As with the Type 94 and Type 26 sidearms, the Type 14 was quite well suited for its intended role. It began life as an improved version of a design dating back to the turn of the century, which can be said for both the Colt Model 1911A1 and the DWM P.08 Luger. It remained in service for a respectable period of time, about as long as many of its contemporaries. After the war, the Type 14 design, like the Type 94 mostly died out and did not heavily influence any future firearms, save one, the Ruger Standard. The story is famous now of how Bill Ruger purchased two Nambus from a returning marine. Some sources say these were Type 14s and others claim they were Baby Nambus. Regardless, the Nambu layout and basic operating principles would influence the best selling .22LR handgun line ever. Quite a strange turn of fate; a wholely Japanese design's spiritual successor would be a true American classic at home in most deer camps, fishing boats, and cabins all across the nation. A weapon of war, would become a sporting firearm, and I believe Kijiro Nambu would have been rather pleased with that. In 1945, he declared that his company Chuo Kogyo would no longer ever produce weapons for any military. Instead it would focus on custom high-end sporting firearms. Mr. Nambu would live another 4 years and die quietly in 1949.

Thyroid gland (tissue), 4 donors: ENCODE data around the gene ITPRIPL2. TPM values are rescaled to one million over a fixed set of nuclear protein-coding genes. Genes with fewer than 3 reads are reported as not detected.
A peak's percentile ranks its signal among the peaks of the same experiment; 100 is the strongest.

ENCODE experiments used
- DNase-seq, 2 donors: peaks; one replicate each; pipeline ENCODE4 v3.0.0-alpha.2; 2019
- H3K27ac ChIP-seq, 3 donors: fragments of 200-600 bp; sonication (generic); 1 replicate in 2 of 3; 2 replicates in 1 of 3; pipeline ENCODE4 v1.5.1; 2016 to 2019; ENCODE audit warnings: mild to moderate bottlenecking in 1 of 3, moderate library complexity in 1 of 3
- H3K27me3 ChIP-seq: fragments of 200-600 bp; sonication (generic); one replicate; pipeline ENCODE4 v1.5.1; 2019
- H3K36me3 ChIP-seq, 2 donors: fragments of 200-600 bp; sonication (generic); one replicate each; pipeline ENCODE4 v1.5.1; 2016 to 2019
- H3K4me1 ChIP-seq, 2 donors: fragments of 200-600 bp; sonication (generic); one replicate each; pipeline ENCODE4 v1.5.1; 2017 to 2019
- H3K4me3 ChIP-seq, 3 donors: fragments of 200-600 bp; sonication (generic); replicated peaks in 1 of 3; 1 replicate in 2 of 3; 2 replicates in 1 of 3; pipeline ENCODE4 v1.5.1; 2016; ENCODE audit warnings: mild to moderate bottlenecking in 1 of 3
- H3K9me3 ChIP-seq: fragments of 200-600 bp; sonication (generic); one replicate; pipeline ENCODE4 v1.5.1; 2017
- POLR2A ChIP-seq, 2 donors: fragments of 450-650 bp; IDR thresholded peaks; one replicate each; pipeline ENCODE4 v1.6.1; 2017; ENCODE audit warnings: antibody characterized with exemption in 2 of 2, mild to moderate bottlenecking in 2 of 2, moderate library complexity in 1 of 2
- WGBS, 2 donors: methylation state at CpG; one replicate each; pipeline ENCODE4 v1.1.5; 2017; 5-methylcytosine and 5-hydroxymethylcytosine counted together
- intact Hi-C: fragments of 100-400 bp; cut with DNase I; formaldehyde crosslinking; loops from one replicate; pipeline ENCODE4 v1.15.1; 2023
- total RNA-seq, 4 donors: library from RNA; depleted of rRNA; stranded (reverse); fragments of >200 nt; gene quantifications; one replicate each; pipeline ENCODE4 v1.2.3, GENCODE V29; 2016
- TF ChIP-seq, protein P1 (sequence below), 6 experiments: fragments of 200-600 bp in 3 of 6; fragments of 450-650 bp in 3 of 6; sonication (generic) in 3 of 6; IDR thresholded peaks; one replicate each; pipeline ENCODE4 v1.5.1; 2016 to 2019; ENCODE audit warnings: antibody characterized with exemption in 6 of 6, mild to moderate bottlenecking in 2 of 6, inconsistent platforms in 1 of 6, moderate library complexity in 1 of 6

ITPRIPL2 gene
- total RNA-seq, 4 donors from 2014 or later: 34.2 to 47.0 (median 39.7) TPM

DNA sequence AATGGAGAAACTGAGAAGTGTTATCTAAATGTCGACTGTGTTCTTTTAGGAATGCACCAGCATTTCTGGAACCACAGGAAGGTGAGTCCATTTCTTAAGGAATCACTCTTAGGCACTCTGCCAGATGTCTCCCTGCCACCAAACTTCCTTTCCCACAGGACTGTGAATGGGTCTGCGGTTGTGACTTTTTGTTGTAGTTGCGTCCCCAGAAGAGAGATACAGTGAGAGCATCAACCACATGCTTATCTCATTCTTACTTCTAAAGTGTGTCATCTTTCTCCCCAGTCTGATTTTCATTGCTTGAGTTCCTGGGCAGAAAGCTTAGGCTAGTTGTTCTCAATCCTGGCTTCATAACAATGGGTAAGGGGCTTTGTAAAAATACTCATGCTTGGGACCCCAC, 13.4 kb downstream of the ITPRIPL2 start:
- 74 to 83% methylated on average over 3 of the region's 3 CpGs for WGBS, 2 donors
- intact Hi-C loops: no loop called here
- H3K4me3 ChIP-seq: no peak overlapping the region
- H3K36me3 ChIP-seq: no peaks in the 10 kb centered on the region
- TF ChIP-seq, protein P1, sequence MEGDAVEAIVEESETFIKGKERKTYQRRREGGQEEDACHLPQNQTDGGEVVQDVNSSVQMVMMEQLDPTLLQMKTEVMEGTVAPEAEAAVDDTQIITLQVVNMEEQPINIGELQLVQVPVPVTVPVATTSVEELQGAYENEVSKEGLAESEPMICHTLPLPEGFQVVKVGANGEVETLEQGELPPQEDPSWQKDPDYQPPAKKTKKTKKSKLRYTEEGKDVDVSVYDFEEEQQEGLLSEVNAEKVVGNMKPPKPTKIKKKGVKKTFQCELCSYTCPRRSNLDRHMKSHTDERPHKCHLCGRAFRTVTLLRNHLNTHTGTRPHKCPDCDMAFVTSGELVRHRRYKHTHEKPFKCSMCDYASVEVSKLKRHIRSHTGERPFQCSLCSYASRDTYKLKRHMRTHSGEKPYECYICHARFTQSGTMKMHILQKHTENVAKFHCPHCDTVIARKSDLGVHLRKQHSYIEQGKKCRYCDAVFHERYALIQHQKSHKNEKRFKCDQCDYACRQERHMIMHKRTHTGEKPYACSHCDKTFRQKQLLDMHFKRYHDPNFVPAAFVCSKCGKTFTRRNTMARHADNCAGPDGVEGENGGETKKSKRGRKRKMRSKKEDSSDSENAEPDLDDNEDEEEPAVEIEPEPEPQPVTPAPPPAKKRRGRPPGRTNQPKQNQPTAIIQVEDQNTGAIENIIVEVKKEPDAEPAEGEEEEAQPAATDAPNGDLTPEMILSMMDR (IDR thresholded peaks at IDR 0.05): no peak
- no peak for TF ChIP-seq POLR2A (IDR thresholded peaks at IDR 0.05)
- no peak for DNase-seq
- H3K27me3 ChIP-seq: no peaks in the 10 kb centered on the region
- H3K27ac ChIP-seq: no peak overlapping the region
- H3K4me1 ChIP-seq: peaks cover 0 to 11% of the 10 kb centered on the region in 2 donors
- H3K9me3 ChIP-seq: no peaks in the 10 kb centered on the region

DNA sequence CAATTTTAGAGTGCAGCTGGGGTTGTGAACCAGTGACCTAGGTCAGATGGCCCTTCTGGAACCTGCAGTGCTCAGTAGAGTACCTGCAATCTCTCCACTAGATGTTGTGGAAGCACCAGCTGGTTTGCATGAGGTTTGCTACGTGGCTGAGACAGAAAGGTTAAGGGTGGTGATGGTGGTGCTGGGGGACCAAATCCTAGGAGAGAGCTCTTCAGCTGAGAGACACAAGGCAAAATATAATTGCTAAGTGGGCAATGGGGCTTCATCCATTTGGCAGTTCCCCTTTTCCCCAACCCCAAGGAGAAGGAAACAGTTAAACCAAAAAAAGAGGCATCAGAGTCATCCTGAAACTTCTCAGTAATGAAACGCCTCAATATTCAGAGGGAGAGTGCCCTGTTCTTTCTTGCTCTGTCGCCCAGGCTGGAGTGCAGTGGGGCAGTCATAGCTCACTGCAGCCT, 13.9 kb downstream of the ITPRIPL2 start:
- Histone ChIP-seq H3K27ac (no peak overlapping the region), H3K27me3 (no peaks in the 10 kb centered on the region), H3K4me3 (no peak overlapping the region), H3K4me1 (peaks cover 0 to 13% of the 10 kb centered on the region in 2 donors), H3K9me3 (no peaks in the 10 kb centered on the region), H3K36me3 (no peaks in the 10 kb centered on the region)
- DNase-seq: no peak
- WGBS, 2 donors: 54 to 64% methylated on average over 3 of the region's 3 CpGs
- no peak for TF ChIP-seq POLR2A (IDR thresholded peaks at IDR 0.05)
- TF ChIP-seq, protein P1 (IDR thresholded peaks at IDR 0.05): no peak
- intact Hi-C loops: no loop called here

My Japanese Sidearms Gallery:
Here are all of my Japanese handguns that I have at this time. I have reposted my Type 94s here too to make it a complete list. The 19.4 pistol pictured earlier is actually my father's. It had a broken magazine disconnect and I had it apart repairing it. It seemed like a good chance to take some disassembled pictures, so I did. Anyway, here we go with my gallery;

Tokyo Arsenal, Koishikawa factory Type 26;

This revolver was made during WWI most likely. It appears to have the original bluing on the metal parts and does have the original grips. Its mechanically very sound with a tight action. The collector I purchased it from told me it had been featured in the book 'Hand Cannons of Japan.' It is all matching.

Tokyo Arsenal/Tokyo Gas & Electric late production M1902 Modified / Type 4;

This Papa Nambu was built in the 1920s by TGE, using a Tokyo Arsenal made 1 piece frame. It was one of the first of the last production run of the 1902. It is surprisingly mechanically not bad with solid grips and a tight action too. The tangent sight spring is a bit weak and its not all matching, but is complete. Honestly, I am just happy I have a Papa of any kind at all.

Tokyo Arsenal, Koishikawa factory 5.2 dated Type 14;

This is my earliest Type 14 and it is all matching, except for the magazine. It was referbished in 1932 so it does have the improved firing pin and disconnect safety. Note the small lanyard loop.

Tokyo Arsenal, unknown factory referbished Type 26;

This T26 was actually made earlier than my other and was referbished in the late 1920s or 1930s. It has the rust blued finish to the metal parts and is missing the lanyard ring. It does have the less common horizontally grooved grips though.

Nagoya Arsenal, Kokubunji factory 11.3 dated Type 14;

This is quite a nice example of an early small trigger guard Nambu. It is all matching, except for the magazine. It is probably an 'off date' 11.3 but I haven't checked.

Nagoya Arsenal, Kokubunji factory 12.11 dated Type 94;

This is a repost of my earliest Type 94 Nambu made with the fully machined frame and slide. It is all matching, including the magazine.

FN Browning 1910 with Tokyo Arsenal acceptance stamp;